I believe that the human male and the human female are two entirely different species. There may be more in common between a male human and a male chimp than a human male and a human female. In due course, men will eventually go their own way. So will women. As they retreat to Hisland and Herland, there will be little meaning to life and its activities. We will cease to do, build, create, compose, communicate, play or laugh, the very basis of all civilization. There will be no motivation to do all that. We shall, each gender separately that is, return to a state of chaos, anomie and primal poverty. From those feral, dystopic lands, one day, a single man and a single woman, both having nothing, will lock gaze. Their eyes will light up as they see a faint but distinct possibility of having everything.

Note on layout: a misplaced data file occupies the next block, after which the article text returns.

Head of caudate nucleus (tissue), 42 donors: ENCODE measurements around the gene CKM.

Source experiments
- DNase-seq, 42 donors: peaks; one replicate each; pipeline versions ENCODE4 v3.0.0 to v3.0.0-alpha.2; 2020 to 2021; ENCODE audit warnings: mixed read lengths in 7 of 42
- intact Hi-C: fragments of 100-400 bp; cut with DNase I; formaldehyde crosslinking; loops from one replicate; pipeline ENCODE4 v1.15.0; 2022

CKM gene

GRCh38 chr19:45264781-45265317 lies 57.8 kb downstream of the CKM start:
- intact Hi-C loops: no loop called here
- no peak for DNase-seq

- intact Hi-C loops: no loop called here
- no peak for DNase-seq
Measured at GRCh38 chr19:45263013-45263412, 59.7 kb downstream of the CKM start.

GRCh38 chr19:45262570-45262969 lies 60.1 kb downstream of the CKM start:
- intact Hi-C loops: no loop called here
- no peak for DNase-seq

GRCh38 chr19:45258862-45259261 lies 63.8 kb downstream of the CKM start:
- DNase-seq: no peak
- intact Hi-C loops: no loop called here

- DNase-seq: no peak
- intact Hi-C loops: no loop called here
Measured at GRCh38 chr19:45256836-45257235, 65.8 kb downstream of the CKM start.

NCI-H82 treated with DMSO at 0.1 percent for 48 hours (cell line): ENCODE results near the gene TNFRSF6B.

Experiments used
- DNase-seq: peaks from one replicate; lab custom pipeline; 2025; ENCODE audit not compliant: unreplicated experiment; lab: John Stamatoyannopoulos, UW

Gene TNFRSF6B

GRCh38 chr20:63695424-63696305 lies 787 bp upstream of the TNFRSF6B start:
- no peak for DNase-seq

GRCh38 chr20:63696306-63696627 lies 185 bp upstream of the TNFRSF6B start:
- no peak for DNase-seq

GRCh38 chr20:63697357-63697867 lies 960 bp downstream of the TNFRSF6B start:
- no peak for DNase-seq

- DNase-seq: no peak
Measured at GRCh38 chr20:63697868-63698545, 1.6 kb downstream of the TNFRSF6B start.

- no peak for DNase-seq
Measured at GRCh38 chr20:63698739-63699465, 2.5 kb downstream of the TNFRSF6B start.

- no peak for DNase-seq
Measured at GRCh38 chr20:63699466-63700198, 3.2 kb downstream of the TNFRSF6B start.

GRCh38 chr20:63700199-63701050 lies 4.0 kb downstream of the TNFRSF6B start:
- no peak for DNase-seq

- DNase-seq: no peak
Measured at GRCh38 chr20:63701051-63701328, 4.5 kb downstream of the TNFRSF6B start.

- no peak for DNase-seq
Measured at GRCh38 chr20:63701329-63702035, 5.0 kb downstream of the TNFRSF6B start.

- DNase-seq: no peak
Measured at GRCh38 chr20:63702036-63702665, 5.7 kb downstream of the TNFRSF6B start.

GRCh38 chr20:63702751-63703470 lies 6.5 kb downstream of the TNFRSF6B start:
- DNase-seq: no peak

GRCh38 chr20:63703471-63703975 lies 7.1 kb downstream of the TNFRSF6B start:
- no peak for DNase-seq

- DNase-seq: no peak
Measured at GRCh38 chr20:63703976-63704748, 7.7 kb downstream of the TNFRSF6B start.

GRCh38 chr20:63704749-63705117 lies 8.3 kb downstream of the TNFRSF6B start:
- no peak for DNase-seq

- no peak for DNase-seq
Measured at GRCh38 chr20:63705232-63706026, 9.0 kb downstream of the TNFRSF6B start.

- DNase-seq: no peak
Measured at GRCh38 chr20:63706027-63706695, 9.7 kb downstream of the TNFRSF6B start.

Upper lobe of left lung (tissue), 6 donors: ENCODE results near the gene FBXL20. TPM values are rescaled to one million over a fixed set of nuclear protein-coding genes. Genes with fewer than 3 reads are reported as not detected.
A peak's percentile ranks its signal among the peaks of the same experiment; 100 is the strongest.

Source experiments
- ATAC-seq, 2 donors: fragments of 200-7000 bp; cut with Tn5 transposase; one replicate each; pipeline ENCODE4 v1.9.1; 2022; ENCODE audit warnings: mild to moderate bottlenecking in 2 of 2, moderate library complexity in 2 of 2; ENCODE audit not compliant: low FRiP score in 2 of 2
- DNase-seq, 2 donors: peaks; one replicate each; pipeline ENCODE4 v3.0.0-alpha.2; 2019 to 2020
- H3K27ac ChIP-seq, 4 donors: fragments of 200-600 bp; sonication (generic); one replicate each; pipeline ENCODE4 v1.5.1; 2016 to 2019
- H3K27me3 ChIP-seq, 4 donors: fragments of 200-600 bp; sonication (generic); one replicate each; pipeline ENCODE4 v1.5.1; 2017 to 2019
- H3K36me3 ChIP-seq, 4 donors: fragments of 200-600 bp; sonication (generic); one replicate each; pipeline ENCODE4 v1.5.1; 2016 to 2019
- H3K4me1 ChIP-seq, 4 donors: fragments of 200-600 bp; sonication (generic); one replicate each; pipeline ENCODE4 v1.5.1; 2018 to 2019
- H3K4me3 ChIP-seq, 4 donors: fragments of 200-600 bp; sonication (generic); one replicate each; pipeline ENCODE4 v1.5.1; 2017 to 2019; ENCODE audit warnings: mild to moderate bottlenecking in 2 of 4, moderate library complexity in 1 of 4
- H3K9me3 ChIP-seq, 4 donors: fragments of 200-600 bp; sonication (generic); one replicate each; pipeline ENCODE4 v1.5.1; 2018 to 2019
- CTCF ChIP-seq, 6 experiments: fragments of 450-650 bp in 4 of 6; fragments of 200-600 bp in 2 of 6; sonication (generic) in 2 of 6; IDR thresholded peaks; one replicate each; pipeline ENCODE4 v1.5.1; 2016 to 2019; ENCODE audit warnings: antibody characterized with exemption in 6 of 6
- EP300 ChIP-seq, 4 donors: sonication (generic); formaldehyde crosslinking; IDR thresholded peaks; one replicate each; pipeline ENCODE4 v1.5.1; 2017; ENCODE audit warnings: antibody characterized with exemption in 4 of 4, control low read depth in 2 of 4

Even love.
Post script: here is an exercise for you: what is the right way to punctuate ‘woman without her man is nothing’? (Both possible answers taken together only are correct.)

Giving Gyan



DREAM JOB: Waiters Slammed Cake into rude Diners Faces and keeps job


I want to work here

By: Mark Morris/UK Mirror

The waiters got their revenge after a woman said to them: “Why the fuck would I eat your cake?”

Waiters at a restaurant in Ukraine who had reportedly grown tired of two diners’ rudeness slammed cake into their faces – and the amusing incident was caught on camera.

Footage, filmed and posted online by an eyewitness, shows the pair of waiters arguing with two woman sitting at a table at Guramma Italiana restaurant in Kiev.

One of the woman can reportedly be heard saying: “Why the fuck would I eat your cake?”

In response, the young waiter shoves the cake into her face, prompting the outraged women to jump to their feet, with the other woman throwing her drink over the waiter.

The waiters were reportedly fed up with the diners’ rudeness (Image: CEN)